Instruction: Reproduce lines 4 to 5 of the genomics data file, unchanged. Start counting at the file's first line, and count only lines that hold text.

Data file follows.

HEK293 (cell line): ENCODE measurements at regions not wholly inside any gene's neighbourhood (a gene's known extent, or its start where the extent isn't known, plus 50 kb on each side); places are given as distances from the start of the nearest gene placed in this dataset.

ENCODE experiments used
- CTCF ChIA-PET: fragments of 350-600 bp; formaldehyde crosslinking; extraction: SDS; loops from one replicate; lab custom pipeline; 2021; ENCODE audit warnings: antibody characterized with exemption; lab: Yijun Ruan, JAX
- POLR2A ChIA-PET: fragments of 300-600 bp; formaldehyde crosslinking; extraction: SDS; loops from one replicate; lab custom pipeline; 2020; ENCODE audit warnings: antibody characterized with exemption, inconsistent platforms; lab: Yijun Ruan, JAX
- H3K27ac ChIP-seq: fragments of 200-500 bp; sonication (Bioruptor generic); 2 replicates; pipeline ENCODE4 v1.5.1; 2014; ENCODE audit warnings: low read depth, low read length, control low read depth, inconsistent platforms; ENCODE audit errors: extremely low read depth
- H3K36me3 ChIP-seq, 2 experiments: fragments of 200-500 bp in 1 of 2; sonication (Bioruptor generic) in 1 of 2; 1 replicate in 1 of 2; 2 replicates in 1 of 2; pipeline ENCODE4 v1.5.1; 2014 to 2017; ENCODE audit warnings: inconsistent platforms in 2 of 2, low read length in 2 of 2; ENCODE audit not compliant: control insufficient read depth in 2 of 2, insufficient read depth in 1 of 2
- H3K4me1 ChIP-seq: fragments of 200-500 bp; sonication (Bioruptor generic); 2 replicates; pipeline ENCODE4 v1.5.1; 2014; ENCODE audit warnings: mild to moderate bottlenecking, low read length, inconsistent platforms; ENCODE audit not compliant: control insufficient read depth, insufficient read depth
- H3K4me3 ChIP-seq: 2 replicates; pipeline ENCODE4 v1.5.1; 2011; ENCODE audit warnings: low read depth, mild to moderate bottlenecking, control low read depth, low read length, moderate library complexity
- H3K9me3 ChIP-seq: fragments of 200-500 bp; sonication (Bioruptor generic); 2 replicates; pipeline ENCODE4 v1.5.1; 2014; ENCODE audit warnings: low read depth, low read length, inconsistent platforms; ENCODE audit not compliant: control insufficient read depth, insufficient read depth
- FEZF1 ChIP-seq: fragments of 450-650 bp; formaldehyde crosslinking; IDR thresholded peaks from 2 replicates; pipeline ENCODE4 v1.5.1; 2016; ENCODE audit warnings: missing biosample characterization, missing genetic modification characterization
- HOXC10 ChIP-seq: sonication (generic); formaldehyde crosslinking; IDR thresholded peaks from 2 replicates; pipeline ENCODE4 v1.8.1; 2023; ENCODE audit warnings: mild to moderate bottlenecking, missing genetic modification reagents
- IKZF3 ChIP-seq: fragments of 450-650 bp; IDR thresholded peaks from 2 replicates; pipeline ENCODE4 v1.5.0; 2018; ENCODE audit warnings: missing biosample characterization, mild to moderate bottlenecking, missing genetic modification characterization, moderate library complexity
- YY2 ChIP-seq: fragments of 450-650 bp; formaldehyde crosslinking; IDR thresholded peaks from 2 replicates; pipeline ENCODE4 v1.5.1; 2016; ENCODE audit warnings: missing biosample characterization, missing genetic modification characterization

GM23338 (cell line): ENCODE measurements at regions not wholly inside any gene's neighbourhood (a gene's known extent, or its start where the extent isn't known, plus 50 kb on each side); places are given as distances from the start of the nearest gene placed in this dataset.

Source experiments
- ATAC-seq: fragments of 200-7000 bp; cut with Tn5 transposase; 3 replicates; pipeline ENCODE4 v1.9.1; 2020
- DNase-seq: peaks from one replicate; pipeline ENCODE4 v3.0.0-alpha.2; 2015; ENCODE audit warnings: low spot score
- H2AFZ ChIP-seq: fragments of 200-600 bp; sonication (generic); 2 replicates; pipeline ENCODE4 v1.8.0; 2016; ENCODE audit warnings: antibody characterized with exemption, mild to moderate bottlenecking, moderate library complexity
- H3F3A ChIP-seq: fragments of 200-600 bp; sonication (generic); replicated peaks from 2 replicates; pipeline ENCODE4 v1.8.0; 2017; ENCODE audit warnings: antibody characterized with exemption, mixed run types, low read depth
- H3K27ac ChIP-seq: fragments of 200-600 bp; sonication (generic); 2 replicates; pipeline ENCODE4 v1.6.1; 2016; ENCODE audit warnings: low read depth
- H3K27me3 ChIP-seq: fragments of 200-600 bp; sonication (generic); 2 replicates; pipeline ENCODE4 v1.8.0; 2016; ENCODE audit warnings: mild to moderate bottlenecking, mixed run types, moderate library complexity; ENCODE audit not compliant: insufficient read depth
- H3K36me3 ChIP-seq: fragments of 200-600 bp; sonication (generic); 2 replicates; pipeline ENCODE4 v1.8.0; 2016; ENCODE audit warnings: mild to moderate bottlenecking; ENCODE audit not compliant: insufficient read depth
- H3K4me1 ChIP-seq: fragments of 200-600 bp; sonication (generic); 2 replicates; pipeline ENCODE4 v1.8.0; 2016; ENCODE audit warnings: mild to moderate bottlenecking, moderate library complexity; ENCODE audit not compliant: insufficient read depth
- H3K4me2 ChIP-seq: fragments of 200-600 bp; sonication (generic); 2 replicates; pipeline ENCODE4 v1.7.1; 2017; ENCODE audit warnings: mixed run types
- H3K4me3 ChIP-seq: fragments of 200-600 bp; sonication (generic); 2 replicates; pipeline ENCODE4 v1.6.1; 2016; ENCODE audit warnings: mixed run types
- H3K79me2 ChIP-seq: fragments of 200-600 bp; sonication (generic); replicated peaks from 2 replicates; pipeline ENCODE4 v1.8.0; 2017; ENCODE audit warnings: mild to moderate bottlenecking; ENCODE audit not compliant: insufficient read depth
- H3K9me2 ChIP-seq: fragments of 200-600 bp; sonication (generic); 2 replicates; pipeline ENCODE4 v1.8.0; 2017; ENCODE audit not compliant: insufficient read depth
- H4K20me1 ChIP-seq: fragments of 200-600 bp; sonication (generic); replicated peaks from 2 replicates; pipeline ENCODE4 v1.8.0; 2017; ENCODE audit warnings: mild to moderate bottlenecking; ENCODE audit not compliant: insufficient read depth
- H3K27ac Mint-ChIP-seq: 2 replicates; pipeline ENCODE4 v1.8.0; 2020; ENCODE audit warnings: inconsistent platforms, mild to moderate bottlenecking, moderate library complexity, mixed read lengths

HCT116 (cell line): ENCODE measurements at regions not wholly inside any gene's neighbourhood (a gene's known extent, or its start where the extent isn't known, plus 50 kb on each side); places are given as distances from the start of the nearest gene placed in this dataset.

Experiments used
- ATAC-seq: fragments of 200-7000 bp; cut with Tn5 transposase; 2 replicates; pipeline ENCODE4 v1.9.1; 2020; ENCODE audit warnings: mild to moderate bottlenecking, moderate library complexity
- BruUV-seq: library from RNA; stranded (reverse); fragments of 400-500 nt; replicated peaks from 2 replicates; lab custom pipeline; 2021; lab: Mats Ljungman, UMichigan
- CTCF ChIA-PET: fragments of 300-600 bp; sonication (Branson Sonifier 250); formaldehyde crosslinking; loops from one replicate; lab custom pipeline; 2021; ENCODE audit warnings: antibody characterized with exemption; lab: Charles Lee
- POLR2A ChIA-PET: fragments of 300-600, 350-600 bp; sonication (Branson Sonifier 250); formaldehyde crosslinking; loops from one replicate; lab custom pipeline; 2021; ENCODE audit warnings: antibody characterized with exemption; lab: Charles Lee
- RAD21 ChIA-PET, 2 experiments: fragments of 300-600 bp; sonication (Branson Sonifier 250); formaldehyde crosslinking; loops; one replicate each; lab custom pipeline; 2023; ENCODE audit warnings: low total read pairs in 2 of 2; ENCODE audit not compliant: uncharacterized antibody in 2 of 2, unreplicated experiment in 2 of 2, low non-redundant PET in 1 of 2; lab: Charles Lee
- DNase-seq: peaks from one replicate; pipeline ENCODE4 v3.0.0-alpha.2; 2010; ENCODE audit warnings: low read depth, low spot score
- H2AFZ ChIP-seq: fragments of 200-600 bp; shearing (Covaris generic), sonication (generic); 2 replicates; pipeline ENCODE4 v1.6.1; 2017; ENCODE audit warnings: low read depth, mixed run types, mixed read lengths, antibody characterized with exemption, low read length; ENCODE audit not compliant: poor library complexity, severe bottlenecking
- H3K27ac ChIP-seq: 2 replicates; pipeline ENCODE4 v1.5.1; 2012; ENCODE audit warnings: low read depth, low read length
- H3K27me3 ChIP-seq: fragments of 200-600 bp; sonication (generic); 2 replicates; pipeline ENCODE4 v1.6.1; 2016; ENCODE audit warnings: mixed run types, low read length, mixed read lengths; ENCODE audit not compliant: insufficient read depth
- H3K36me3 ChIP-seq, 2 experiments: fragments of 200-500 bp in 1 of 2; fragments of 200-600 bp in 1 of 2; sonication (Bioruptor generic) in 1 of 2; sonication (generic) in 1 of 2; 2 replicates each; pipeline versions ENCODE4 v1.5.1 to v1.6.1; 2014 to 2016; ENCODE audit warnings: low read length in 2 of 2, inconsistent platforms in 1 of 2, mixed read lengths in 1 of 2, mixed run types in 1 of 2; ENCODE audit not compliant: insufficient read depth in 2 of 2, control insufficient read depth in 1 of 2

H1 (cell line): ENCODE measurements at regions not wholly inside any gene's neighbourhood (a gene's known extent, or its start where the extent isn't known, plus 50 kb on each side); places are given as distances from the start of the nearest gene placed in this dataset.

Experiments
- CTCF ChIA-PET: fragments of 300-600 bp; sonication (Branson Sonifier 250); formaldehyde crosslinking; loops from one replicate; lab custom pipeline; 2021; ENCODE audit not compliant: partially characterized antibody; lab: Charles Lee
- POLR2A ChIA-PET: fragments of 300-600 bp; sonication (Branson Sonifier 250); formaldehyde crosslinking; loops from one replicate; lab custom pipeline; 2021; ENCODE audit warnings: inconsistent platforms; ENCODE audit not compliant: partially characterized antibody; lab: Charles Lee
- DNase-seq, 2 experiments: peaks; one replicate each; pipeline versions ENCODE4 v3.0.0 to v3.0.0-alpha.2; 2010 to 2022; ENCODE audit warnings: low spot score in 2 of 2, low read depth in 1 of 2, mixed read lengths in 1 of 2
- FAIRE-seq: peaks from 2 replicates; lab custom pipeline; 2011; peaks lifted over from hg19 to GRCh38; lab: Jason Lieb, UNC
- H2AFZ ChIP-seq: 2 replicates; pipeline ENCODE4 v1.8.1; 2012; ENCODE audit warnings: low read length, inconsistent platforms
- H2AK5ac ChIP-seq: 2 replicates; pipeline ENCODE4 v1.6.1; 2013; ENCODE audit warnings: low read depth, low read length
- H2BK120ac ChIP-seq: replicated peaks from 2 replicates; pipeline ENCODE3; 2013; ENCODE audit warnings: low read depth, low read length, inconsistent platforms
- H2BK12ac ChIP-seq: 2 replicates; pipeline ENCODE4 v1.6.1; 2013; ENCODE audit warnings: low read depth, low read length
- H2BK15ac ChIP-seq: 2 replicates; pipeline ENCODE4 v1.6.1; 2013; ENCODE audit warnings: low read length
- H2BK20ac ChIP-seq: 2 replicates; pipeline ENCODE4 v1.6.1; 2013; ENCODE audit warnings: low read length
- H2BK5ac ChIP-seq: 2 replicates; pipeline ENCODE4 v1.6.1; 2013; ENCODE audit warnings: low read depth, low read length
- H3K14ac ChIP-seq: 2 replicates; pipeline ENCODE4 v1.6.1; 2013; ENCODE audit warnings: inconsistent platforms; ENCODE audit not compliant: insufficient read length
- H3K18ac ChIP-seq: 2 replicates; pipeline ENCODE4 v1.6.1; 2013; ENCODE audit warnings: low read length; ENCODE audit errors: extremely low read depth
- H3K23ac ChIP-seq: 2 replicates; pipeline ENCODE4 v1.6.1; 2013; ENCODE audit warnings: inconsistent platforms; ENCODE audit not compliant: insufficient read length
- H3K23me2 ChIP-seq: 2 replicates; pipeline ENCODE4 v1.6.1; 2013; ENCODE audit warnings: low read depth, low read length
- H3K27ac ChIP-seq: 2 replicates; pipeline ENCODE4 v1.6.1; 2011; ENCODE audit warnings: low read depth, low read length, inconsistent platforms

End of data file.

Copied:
- POLR2A ChIA-PET: fragments of 300-600 bp; formaldehyde crosslinking; extraction: SDS; loops from one replicate; lab custom pipeline; 2020; ENCODE audit warnings: antibody characterized with exemption, inconsistent platforms; lab: Yijun Ruan, JAX
- H3K27ac ChIP-seq: fragments of 200-500 bp; sonication (Bioruptor generic); 2 replicates; pipeline ENCODE4 v1.5.1; 2014; ENCODE audit warnings: low read depth, low read length, control low read depth, inconsistent platforms; ENCODE audit errors: extremely low read depth